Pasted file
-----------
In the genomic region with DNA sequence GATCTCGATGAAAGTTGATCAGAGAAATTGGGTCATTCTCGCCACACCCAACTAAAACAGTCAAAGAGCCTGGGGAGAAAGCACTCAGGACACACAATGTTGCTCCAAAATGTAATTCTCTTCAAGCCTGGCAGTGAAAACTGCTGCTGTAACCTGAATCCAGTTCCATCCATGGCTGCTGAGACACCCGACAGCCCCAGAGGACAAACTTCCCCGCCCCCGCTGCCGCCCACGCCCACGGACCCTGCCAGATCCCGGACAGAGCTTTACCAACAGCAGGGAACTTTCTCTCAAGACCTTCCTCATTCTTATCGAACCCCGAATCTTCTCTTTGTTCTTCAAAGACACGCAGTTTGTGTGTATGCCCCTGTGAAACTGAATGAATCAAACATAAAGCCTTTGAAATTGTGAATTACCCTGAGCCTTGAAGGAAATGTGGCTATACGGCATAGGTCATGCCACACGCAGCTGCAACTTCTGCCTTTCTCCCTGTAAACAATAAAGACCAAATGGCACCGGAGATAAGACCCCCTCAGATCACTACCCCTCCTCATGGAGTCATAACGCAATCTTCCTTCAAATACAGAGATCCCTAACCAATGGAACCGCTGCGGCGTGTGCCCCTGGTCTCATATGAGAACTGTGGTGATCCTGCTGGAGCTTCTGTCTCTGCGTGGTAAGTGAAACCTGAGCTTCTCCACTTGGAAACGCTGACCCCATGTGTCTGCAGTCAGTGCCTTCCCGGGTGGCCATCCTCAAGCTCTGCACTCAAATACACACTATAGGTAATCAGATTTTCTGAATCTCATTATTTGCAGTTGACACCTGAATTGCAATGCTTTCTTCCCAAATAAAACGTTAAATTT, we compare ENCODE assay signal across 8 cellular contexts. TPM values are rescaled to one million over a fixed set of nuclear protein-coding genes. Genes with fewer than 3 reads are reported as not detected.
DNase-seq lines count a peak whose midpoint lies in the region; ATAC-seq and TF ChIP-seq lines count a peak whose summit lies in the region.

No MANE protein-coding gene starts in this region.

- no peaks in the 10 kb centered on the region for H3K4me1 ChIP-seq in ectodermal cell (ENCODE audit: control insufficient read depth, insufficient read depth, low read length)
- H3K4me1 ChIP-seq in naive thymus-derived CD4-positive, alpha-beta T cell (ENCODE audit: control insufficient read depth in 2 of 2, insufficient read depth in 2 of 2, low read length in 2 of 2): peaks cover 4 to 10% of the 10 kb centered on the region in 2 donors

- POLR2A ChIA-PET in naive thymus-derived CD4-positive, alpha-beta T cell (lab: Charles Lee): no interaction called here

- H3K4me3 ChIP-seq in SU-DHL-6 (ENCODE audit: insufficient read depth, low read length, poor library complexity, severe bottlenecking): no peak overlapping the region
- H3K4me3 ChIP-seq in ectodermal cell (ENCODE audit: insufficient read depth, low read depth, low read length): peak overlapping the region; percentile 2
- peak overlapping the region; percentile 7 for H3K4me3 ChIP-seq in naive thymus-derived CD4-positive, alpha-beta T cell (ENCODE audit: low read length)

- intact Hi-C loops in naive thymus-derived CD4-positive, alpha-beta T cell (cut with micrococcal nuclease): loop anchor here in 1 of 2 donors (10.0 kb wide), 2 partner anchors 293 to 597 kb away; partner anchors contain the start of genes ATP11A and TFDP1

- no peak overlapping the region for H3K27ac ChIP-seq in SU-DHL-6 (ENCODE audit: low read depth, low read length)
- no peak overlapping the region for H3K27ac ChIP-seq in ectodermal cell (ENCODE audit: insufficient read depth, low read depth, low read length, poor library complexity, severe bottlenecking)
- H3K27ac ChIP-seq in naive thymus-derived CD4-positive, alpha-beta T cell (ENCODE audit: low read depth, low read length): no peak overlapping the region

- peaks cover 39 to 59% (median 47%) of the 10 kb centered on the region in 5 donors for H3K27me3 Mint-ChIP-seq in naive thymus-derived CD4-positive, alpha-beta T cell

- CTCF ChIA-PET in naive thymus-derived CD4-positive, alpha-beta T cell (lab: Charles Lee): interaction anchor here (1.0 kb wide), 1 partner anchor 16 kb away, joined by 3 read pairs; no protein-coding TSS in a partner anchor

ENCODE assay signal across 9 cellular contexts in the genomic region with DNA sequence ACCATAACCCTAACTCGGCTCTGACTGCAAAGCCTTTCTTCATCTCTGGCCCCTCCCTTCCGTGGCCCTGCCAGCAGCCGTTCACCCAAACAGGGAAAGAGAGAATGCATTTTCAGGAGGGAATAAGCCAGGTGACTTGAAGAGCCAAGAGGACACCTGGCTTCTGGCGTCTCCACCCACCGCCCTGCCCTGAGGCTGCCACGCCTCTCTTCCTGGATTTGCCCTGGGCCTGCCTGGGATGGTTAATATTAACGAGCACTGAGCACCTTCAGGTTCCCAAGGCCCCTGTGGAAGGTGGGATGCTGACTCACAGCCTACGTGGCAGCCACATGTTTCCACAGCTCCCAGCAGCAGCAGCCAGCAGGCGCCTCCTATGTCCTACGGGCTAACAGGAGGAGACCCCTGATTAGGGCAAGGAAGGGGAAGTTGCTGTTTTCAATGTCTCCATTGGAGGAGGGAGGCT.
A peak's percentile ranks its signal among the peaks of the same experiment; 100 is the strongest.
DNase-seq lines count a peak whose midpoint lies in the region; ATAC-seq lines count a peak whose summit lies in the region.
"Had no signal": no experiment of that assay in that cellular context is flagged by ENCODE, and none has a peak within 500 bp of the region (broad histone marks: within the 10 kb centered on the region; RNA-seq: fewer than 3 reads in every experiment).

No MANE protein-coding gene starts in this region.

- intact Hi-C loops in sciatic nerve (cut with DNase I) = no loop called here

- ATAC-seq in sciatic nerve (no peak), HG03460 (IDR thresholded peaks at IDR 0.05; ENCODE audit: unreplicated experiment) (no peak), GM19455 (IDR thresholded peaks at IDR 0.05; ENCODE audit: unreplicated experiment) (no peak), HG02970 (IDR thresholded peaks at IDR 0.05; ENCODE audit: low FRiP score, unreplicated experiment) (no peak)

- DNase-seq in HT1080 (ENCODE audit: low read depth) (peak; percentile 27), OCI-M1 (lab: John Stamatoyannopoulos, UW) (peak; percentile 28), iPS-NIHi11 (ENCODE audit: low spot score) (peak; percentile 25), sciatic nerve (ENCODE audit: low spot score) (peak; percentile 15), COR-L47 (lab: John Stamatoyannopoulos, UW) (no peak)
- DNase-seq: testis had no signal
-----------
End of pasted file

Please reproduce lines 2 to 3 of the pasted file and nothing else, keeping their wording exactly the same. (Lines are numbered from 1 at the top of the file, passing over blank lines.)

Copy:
DNase-seq lines count a peak whose midpoint lies in the region; ATAC-seq and TF ChIP-seq lines count a peak whose summit lies in the region.

No MANE protein-coding gene starts in this region.